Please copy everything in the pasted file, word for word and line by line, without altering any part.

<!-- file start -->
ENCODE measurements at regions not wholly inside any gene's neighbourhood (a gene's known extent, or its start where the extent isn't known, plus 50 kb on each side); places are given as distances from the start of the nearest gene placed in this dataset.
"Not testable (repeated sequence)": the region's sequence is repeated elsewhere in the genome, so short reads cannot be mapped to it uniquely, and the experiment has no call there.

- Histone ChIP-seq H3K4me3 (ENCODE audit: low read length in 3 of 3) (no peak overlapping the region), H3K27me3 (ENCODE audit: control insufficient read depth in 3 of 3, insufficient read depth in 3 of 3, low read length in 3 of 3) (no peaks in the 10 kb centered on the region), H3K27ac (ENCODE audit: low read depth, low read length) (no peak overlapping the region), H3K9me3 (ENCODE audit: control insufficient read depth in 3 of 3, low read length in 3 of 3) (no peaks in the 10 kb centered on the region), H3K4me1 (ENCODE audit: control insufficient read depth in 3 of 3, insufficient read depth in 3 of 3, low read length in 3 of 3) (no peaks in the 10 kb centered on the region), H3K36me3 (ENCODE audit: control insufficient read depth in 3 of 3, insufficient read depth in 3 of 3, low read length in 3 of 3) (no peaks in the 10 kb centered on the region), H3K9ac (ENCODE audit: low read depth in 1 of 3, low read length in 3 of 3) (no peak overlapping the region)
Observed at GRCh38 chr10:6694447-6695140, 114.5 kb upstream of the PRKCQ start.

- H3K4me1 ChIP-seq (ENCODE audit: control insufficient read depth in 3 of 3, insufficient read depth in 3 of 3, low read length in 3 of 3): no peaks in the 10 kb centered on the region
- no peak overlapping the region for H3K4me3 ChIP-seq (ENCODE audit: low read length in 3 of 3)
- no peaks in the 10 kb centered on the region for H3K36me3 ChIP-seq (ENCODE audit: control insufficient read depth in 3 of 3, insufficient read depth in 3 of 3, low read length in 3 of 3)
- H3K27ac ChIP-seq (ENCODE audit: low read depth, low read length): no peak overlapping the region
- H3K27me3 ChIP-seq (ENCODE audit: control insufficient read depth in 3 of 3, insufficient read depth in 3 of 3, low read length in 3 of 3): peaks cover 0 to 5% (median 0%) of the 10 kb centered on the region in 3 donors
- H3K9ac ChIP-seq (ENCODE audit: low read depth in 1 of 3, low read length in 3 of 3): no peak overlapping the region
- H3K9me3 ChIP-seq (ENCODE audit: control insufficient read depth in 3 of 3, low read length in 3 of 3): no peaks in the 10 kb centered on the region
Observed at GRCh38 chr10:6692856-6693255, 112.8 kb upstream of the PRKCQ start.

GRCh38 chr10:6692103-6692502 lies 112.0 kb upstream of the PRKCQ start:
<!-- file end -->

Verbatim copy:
ENCODE measurements at regions not wholly inside any gene's neighbourhood (a gene's known extent, or its start where the extent isn't known, plus 50 kb on each side); places are given as distances from the start of the nearest gene placed in this dataset.
"Not testable (repeated sequence)": the region's sequence is repeated elsewhere in the genome, so short reads cannot be mapped to it uniquely, and the experiment has no call there.

- Histone ChIP-seq H3K4me3 (ENCODE audit: low read length in 3 of 3) (no peak overlapping the region), H3K27me3 (ENCODE audit: control insufficient read depth in 3 of 3, insufficient read depth in 3 of 3, low read length in 3 of 3) (no peaks in the 10 kb centered on the region), H3K27ac (ENCODE audit: low read depth, low read length) (no peak overlapping the region), H3K9me3 (ENCODE audit: control insufficient read depth in 3 of 3, low read length in 3 of 3) (no peaks in the 10 kb centered on the region), H3K4me1 (ENCODE audit: control insufficient read depth in 3 of 3, insufficient read depth in 3 of 3, low read length in 3 of 3) (no peaks in the 10 kb centered on the region), H3K36me3 (ENCODE audit: control insufficient read depth in 3 of 3, insufficient read depth in 3 of 3, low read length in 3 of 3) (no peaks in the 10 kb centered on the region), H3K9ac (ENCODE audit: low read depth in 1 of 3, low read length in 3 of 3) (no peak overlapping the region)
Observed at GRCh38 chr10:6694447-6695140, 114.5 kb upstream of the PRKCQ start.

- H3K4me1 ChIP-seq (ENCODE audit: control insufficient read depth in 3 of 3, insufficient read depth in 3 of 3, low read length in 3 of 3): no peaks in the 10 kb centered on the region
- no peak overlapping the region for H3K4me3 ChIP-seq (ENCODE audit: low read length in 3 of 3)
- no peaks in the 10 kb centered on the region for H3K36me3 ChIP-seq (ENCODE audit: control insufficient read depth in 3 of 3, insufficient read depth in 3 of 3, low read length in 3 of 3)
- H3K27ac ChIP-seq (ENCODE audit: low read depth, low read length): no peak overlapping the region
- H3K27me3 ChIP-seq (ENCODE audit: control insufficient read depth in 3 of 3, insufficient read depth in 3 of 3, low read length in 3 of 3): peaks cover 0 to 5% (median 0%) of the 10 kb centered on the region in 3 donors
- H3K9ac ChIP-seq (ENCODE audit: low read depth in 1 of 3, low read length in 3 of 3): no peak overlapping the region
- H3K9me3 ChIP-seq (ENCODE audit: control insufficient read depth in 3 of 3, low read length in 3 of 3): no peaks in the 10 kb centered on the region
Observed at GRCh38 chr10:6692856-6693255, 112.8 kb upstream of the PRKCQ start.

GRCh38 chr10:6692103-6692502 lies 112.0 kb upstream of the PRKCQ start: